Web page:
Larry Holmes – Respect Due
When I read this morning that Larry Holmes was elected to the Boxing Hall of Fame, it put a smile on my face and joy in my heart.
The Easton Assassin represents a poignant time in my childhood; as a six-year old, I was beginning to watch sports on a regular basis with my dad and started to chose favorites, (Unfortunately, the Eagles were one of those choices) Holmes was someone that I liked. Holmes became Heavyweight Champion in 1978 defeating Ken Norton, however my first memory of Holmes was his fight against Ernie Shavers, who may have been the meanest looking man in the ring I had ever seen – he had the look of a killer. Well in the 7th round against Holmes on September 28, 1979 Shavers hit Holmes with a right hand that dropped him quicker than he wanted to fall. Holmes would recover to win the fight and retain his title. I was sold after that. And besides – I dug those red and white PONY boxing shoes.
Fighting For His Crown
If I had to put a tag on Holmes’ career it would be that it was a Catch 22 – it was always damned if you do – damned if you don’t. This was never more evident than against his fight with his aging mentor and sparring partner Muhammad Ali in October of 1980. Ali was on a quest to be the first man to win the World Heavyweight title an unprecedented four times. In an emotional bout Holmes defeated Ali in a fight that he really didn’t want to fight. Here he was, the young lion of the heavyweight division and he had to face the man that was instrumental in his development. Ali was loved and no doubt the sentimental favorite – so what chance did Holmes have, if he lost – he would not be deserving of the title, and if he won – so what, he beat an old Ali. No points gained, no respect.
Respect seemed to be something that was hard to come by for Holmes – he wasn’t as charismatic as Ali and was by most accounts a quiet man that went about his work with the precision of a surgeon. He called himself the People’s Champion because he saw himself as a common man who just happened to be heavyweight champion. Holmes took on all comers Mike Weaver, the late Trevor Berbeck (prior to their fight outside a club, in which Holmes tries to kick Berbeck by jumping off of the roof of his limo), Tim Witherspoon, Renaldo Snipes and Leon Spinks. This was during a time when the Heavyweight division was at it’s best – Joe Frazier and George Foreman had retired a few years prior. Power notwithstanding Holmes used his signature jab – gained from training with Ali, to pick his opponents apart. They knew the jab was coming – there was just no way to avoid it.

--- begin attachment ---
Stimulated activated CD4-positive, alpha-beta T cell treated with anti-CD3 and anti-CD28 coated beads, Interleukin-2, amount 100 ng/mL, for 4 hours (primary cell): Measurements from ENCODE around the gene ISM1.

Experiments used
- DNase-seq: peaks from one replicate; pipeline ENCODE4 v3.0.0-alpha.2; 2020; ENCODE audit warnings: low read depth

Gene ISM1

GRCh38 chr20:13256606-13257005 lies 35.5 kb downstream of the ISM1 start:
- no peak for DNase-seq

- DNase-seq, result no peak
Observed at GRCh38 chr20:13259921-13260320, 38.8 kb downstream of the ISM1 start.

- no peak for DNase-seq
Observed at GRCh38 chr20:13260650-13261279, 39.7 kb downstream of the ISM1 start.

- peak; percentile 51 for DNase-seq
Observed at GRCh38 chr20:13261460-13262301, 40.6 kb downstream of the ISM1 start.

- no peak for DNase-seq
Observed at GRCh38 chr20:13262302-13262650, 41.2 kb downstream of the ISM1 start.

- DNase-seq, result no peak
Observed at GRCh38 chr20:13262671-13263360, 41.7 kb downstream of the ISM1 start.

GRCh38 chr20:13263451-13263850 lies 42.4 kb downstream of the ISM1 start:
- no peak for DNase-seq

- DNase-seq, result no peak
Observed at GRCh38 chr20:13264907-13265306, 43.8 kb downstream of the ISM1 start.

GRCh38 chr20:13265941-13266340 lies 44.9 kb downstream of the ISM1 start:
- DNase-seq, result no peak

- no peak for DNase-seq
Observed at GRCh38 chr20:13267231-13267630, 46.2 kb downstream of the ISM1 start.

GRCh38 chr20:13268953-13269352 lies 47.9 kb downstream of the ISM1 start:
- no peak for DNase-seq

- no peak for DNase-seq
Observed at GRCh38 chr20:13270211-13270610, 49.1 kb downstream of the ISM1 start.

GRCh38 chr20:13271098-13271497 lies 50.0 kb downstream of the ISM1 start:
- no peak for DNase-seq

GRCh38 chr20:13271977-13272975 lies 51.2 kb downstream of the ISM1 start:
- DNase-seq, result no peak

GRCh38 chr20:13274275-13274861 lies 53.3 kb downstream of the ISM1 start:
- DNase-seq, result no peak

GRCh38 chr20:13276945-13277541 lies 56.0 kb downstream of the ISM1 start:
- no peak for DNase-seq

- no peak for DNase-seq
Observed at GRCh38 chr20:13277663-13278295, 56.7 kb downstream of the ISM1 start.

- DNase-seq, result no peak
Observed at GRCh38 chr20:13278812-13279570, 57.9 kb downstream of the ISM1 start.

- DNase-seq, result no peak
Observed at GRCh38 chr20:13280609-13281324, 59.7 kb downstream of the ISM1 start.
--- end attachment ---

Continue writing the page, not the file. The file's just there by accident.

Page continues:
Holmes’ defining fight was against Gerry Cooney on June 11, 1982, greatly significant because Cooney, who is white was considered a threat to Holmes’ title thus becoming boxing’s Great White Hope. In the months leading up to the fight it developed a racial undertone turn as both camps trained – splitting the country in two.
Critical Beat down
This was my first encounter with race and sports, I remember seeing a lot of Jesse Jackson and Don King as the fight drew closer. On the night of the fight Holmes was dealt the worst courtesy to a World Champion – he was introduced first – a custom reserved for the challenger. Despite enduring a memorable low blow that I hate to think about to this day Holmes battered Cooney on his way to a 13-round TKO. An overwhelmed Holmes wept after the fight.
Larry Holmes was his own man in and out of the ring:
- He was not intimidated by the media nor would he bite his tongue for them.
- Holmes always pointed out the fact that he knew white amerikkka didn’t want him as champion. And that they had it in for him.
- He knew his place in history – and didn’t mind sharing it.
- The first athlete that I remember who had multi-businesses in his town – Easton, Pa. is practically owned by Holmes.
If beating Cooney didn’t grab the ire of white amerikkka, Holmes’ comments about former Heavyweight Champion Rocky Marciano would.
On September 21,1985 Holmes faced light heavyweight Michael Spinks who was looking to make history as the first light heavyweight in the modern era to win the heavyweight title. Holmes was looking to make a little history of his own – Holmes was one victory away from tying Marciano for most consecutive wins by a heavyweight (49). Holmes would loose a close decision to Spinks, ending his title defense streak at 20 – second most by a heavy weight (Joe Louis 25 and third longest in history). When questioned about the record Holmes responded. “If you want to get technical about Rocky Marciano couldn’t carry my jockstrap.”
You can imagine how things went for Holmes from there; he would lose the rematch with Spinks and retire, get knocked out by Mike Tyson and retire. In 1995, at age 45, Holmes came within 1-point on two scorecards of winning the Heavyweight title from Oliver McCall. He would be in and out of the ring until the age of 52.
I never got to see as much of Ali in his prime as I would have liked outside of the old footage. But in watching the bulk of Larry Holmes’ career and seeing the damage that his jab did to his opponents. I realize that Holmes may be the closest fighter to Ali as far as boxing style that I may get.
Holmes title reign bridges the gap between Ali and Tyson, looking at that right there you seem to cancel Holmes out – looking at the big picture Holmes’ career resume measures up as one of the all-time greatest.
And that’s something that can’t be disputed.
You Earned My Respect – Champ.